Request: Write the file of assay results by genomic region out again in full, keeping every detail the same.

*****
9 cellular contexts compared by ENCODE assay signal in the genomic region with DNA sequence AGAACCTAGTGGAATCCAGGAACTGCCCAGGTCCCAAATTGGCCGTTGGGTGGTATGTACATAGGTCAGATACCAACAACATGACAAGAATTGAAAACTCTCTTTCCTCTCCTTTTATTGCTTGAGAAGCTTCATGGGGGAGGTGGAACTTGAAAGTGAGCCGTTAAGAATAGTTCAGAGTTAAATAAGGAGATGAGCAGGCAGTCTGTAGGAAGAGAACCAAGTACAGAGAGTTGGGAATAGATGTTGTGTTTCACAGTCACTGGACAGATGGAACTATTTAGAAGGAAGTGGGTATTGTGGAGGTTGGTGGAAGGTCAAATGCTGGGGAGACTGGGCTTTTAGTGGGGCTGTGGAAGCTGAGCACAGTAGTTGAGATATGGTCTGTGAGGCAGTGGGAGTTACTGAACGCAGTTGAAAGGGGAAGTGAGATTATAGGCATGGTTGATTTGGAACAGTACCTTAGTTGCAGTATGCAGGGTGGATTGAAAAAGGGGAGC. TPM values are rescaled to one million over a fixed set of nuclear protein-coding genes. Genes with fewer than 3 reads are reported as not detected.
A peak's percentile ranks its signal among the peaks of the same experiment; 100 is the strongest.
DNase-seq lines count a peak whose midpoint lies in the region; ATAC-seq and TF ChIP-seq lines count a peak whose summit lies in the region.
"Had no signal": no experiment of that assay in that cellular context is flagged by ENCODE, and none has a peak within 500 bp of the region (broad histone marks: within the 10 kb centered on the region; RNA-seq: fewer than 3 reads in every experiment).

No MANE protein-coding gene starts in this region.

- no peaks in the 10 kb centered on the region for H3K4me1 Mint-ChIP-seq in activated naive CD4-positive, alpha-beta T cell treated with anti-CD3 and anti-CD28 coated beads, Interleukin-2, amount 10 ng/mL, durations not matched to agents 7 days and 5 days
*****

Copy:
9 cellular contexts compared by ENCODE assay signal in the genomic region with DNA sequence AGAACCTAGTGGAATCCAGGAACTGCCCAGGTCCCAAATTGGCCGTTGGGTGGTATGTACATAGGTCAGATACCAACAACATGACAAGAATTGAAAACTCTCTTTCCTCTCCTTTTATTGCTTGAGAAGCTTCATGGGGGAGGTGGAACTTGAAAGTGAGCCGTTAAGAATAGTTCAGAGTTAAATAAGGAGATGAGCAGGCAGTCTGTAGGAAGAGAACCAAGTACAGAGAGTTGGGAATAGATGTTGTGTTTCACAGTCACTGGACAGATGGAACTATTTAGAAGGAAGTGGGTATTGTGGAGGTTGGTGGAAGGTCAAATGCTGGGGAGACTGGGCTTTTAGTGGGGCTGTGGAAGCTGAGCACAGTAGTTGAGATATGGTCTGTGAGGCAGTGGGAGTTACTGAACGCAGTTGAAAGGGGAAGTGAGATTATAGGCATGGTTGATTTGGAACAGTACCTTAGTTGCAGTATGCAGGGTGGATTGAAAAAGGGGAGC. TPM values are rescaled to one million over a fixed set of nuclear protein-coding genes. Genes with fewer than 3 reads are reported as not detected.
A peak's percentile ranks its signal among the peaks of the same experiment; 100 is the strongest.
DNase-seq lines count a peak whose midpoint lies in the region; ATAC-seq and TF ChIP-seq lines count a peak whose summit lies in the region.
"Had no signal": no experiment of that assay in that cellular context is flagged by ENCODE, and none has a peak within 500 bp of the region (broad histone marks: within the 10 kb centered on the region; RNA-seq: fewer than 3 reads in every experiment).

No MANE protein-coding gene starts in this region.

- no peaks in the 10 kb centered on the region for H3K4me1 Mint-ChIP-seq in activated naive CD4-positive, alpha-beta T cell treated with anti-CD3 and anti-CD28 coated beads, Interleukin-2, amount 10 ng/mL, durations not matched to agents 7 days and 5 days